The R7's clip-on bars and footrests, along with the solo-style saddle, produce a sporty seating position for track and road use, which is important for the bike's aesthetics and cornering grip. Deep tank top indents allow you to snuggle in close to the motorcycle for less drag, as well as provide additional support and stability when braking and turning.
Moreover, the R7 retains the classic R-Series features present in R1, such as the profile created mostly by horizontal lines, dynamic fairings, an M-shaped airflow duct, and twin-eye lighting. In the center of the M-shaped inlet duct, a single LED light is used as a headlamp.
On racecourses and tight roads, the KYB 41 mm upside-down front forks provide a rooted feeling. This high-spec front end provides exceptional maneuverability and precision, with full adjustment for preload, rebounding, and compression dampening, as well as a pressure cast top triple clamp and welded aluminum bottom triple clamp.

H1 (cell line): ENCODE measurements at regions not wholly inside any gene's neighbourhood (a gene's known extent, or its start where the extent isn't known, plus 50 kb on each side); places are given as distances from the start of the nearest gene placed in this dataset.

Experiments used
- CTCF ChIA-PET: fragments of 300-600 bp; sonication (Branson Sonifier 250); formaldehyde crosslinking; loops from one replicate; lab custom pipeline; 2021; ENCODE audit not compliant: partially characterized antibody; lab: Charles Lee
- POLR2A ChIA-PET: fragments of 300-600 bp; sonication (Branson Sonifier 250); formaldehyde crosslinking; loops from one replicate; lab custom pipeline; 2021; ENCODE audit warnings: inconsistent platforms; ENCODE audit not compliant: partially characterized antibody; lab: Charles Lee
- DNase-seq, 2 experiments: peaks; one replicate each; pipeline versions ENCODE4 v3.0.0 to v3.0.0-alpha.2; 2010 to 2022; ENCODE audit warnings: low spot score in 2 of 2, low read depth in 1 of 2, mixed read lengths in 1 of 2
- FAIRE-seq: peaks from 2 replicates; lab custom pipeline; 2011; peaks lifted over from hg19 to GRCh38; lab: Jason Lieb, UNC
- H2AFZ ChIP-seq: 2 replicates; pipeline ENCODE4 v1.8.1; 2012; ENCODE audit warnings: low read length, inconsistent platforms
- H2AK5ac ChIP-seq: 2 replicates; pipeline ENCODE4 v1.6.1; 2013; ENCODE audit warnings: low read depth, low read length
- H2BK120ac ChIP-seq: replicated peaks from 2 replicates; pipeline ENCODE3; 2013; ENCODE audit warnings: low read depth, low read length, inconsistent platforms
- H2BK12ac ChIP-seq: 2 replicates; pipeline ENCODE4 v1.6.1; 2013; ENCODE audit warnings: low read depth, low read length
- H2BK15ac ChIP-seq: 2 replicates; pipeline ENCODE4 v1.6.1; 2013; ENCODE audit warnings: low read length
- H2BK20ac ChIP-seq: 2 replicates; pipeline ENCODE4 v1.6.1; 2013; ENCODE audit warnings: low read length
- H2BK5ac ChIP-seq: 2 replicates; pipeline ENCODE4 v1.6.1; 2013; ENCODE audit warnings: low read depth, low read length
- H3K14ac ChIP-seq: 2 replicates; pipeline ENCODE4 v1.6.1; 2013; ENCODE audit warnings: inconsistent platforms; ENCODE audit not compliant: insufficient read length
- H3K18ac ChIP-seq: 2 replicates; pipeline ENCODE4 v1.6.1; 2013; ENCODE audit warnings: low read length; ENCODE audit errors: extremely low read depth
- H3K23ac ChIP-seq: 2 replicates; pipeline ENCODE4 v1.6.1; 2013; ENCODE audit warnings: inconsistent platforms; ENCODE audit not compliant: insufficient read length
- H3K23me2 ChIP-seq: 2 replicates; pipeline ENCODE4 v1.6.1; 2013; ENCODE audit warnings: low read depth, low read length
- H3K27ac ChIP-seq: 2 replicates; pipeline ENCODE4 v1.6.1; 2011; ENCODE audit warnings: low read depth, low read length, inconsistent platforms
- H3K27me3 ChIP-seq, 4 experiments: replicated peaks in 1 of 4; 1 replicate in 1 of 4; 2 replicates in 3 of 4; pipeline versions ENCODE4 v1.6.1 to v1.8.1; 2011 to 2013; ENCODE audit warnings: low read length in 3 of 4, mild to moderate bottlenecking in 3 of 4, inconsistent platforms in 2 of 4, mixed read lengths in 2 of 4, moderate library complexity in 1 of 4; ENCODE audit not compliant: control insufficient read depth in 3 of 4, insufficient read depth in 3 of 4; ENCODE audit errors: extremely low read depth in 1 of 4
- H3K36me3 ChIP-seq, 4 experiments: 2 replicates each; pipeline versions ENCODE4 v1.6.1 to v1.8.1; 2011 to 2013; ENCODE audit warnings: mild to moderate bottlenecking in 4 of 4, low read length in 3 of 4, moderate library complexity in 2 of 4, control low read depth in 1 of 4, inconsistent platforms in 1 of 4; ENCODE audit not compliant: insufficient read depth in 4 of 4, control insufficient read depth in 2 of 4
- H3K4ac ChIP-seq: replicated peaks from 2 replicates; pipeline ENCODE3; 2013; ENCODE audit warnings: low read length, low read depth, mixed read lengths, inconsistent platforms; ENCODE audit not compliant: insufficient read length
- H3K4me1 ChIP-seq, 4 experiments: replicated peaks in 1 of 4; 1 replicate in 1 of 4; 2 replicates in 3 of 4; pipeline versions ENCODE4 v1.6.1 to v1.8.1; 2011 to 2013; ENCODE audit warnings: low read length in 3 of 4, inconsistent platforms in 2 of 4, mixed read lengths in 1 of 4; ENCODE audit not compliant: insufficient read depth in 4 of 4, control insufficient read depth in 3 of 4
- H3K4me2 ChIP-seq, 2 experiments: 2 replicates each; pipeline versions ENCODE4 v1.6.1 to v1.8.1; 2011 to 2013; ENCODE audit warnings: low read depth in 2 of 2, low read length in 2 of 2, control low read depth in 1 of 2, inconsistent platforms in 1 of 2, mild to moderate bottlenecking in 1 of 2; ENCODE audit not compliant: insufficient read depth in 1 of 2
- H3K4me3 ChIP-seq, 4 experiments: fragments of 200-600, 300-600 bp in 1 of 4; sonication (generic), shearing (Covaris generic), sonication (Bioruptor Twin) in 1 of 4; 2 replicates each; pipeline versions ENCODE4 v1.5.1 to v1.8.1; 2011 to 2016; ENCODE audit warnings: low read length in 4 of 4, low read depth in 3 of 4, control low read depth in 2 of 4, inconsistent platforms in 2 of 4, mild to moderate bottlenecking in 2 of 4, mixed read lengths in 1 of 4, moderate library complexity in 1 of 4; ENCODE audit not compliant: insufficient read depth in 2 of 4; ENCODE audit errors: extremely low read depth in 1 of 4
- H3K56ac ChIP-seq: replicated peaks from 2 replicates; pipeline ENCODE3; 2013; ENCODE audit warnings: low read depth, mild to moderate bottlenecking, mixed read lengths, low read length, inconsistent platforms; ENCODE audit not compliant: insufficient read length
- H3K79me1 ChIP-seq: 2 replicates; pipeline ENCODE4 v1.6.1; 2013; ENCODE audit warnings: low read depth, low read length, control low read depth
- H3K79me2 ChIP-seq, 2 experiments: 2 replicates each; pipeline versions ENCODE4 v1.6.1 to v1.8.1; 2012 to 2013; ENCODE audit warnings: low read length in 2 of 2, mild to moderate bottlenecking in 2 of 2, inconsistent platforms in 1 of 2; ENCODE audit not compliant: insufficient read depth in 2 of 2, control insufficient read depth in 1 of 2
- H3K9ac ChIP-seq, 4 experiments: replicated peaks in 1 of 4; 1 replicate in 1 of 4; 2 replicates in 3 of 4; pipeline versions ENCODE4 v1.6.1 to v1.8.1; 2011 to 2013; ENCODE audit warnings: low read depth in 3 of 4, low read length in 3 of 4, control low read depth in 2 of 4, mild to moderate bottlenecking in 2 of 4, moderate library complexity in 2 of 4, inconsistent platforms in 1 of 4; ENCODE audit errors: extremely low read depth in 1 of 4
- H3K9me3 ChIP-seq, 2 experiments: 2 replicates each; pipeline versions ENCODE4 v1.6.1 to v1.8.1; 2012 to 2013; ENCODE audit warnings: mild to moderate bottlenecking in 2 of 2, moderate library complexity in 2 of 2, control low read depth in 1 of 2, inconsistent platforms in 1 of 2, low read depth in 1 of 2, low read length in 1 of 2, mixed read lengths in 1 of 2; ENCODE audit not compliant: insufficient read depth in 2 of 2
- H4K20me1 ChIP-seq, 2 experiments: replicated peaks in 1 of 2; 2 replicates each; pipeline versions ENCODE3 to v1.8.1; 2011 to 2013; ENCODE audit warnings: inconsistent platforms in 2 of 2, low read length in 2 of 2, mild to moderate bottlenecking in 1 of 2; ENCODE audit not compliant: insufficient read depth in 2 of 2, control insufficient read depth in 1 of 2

The R7 doesn't offer any riding modes or traction control, which is a bit disappointing, considering it is the latest model in the R-series. However, the single riding model is able to deliver a soft throttle input to keep more experienced riders safe under different conditions.
Opting for the additional Quick Shift System when ordering your R7 from the Yamaha distributor is among the most effective methods to modify your ride for even quicker acceleration. The QSS permits flawless full-throttle upshifts for improved performance on the road and track by temporarily reducing power to the transmission when shifting up.
Differences between the Yamaha R6 and R7
There are quite a number of variations among the Yamaha R7 and the old-school, legendary R6. The engine, lighting, chassis, and overall performances of both these supersport bikes are assessed thoroughly below:
The engine is by far the most noticeable difference between the Yamaha YZF-R6 and the YZF-R7. The R6 boasts a straight four-cylinder engine with a massive burst of torque at the upper end and a redline well above 15,000 rpm. To get the most from the peak torque, you will have to keep it roaring above 9,000 rpm for the entire time. When traveling, for instance, torque down low is like cruising a fighter jet, which is a long cry from what the motorcycle is competent of.